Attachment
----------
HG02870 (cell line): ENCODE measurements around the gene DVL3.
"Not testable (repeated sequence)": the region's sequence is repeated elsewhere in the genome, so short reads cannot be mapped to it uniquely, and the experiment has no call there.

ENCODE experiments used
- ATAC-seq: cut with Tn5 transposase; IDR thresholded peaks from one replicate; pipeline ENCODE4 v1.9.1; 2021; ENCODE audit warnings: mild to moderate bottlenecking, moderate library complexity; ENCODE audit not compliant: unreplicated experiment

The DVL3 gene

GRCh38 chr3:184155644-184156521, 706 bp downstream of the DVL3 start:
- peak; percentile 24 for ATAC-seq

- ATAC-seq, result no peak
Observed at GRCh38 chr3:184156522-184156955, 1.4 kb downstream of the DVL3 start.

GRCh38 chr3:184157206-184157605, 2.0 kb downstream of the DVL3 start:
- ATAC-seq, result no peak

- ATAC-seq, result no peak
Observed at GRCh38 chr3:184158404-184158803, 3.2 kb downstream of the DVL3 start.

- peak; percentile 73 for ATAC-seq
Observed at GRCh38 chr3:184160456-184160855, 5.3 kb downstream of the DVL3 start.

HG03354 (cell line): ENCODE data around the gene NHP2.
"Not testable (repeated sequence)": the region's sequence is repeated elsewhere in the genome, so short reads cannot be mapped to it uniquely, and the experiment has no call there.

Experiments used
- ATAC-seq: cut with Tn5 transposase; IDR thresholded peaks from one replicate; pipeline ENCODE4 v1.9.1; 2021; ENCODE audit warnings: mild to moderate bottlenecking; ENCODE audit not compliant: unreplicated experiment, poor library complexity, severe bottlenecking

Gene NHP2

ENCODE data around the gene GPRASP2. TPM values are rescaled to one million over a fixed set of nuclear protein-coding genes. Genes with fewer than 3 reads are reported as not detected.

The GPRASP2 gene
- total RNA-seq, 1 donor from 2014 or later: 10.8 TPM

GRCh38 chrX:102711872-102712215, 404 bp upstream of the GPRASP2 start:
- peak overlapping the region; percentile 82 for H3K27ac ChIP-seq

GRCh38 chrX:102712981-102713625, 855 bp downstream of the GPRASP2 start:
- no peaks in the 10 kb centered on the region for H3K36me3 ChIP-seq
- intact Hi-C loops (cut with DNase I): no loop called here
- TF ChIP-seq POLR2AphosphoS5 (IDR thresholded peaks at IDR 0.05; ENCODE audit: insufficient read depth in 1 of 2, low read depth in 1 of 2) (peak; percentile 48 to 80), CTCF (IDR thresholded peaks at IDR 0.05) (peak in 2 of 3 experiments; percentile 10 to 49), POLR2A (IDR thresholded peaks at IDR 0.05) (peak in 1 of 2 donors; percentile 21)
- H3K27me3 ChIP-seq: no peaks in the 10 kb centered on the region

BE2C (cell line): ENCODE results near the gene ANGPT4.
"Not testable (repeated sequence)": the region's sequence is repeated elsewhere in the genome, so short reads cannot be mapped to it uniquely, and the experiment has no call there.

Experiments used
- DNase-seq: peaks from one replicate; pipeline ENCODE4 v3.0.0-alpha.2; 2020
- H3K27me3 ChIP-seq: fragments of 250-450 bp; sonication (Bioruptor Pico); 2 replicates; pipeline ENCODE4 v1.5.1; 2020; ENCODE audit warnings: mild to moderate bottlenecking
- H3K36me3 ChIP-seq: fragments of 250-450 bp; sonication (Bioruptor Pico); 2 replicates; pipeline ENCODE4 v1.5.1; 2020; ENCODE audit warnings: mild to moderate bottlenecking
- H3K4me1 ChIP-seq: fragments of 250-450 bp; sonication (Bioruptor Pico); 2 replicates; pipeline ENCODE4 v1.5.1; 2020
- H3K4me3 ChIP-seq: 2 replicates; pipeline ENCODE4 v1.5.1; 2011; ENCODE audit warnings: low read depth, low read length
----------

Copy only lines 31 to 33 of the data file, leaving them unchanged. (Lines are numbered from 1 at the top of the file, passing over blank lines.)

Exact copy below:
BE2C (cell line): ENCODE results near the gene ANGPT4.
"Not testable (repeated sequence)": the region's sequence is repeated elsewhere in the genome, so short reads cannot be mapped to it uniquely, and the experiment has no call there.

Experiments used